Who Framed Roger Rabbit?
Robert Zemeckis has bounced between animation and live action his entire career, back and forth. So it's probably a cliché to say that "Who Framed Roger Rabbit," the one film to-date where he mixed the formats, is his best work. But he's never managed to eclipse the simple charms of this animated-noir caper.
"Rabbit" is a mystery yarn that pays tribute to that detective standard of the 1940s cinema, and equal respect to the Warner Brothers and Disney cartoons of the 30s/40s. It's just as unique as it sounds. Donald and Daffy Duck do battle over a piano duet while Bob Hoskin's troubled PI - assigned to solve a murder supposedly committed by the title character, a made-up knock-off of Mickey Mouse or Bugs Bunny - slugs back whiskey shots in the audience. And Zemeckis directs the whole thing like a episode of the Looney Toons; seamlessly melding the narrative with Acme gadgets and dynamic pratfalls. His greatest pleasure is in taking the old standards - the impossible gadgets - and making them work in live action. The entire 'cartoon-in-live-action' genre - from "Dick Tracy" to "Scott Pilgrim" - owes at least a little bit to Zemeckis' seminal effort.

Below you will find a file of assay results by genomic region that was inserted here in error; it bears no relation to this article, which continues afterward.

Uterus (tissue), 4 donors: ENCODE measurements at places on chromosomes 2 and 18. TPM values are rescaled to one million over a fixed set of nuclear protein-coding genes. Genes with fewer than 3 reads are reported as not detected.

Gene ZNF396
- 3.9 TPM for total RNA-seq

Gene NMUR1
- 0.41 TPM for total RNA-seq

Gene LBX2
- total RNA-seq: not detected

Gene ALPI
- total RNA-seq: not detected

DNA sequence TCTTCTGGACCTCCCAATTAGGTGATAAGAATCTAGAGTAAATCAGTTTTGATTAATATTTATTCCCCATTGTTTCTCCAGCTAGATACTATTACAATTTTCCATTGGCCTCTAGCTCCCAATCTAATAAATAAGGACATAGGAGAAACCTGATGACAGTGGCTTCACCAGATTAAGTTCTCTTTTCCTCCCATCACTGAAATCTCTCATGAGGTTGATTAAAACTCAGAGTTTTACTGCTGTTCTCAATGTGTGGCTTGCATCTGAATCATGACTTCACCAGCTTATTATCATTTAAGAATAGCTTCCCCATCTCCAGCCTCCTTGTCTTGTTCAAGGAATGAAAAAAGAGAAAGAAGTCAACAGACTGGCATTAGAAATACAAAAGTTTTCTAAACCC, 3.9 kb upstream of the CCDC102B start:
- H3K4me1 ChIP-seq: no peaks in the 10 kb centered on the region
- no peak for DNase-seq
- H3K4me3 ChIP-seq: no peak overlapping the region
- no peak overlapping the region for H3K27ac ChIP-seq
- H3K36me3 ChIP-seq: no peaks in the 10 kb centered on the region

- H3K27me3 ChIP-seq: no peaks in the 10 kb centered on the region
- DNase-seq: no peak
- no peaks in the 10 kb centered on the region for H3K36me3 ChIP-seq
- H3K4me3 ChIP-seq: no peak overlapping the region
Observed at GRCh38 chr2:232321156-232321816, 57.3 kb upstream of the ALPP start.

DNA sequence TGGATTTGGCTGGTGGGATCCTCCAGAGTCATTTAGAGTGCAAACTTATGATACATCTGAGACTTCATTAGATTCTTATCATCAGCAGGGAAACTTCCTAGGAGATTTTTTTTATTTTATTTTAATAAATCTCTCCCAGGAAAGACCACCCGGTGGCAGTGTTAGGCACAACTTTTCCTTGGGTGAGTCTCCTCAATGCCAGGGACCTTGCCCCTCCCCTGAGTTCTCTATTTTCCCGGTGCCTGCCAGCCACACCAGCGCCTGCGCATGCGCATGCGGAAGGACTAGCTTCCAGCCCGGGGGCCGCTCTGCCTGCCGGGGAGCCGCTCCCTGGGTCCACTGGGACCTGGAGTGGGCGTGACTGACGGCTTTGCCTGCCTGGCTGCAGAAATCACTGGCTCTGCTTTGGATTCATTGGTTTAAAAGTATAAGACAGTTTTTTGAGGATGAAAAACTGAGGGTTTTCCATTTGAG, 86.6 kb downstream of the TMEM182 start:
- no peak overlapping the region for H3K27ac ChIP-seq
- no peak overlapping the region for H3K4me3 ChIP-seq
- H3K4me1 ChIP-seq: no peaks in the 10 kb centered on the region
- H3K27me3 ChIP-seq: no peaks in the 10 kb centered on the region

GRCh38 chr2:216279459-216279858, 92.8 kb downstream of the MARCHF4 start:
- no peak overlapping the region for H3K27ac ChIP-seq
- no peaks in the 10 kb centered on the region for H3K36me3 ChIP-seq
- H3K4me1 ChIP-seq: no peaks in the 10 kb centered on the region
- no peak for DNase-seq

And Touchstone offers a fair bit of extras commemorating this one-time-only extravaganza (you have to know that if "Roger Rabbit" came out seven years ago, there'd be three sequels by now). You get three highly entertaining (and lovingly restored) shorts, used in the late 80s to establish the Roger character. There's also an audio commentary (with Zemeckis and other members of the crew), two documentaries (one fluffy, one 40-minutes long and well worth watching), a deleted scene (skippable), and few minutes worth of raw footage used to show the process of mixing the animation and live action.
Looking at the footage, and then at the finished "Rabbit," you realize: there's truly been nothing like it before or since.
"Who Framed Roger Rabbit"
Blu-ray/DVD Combo Pack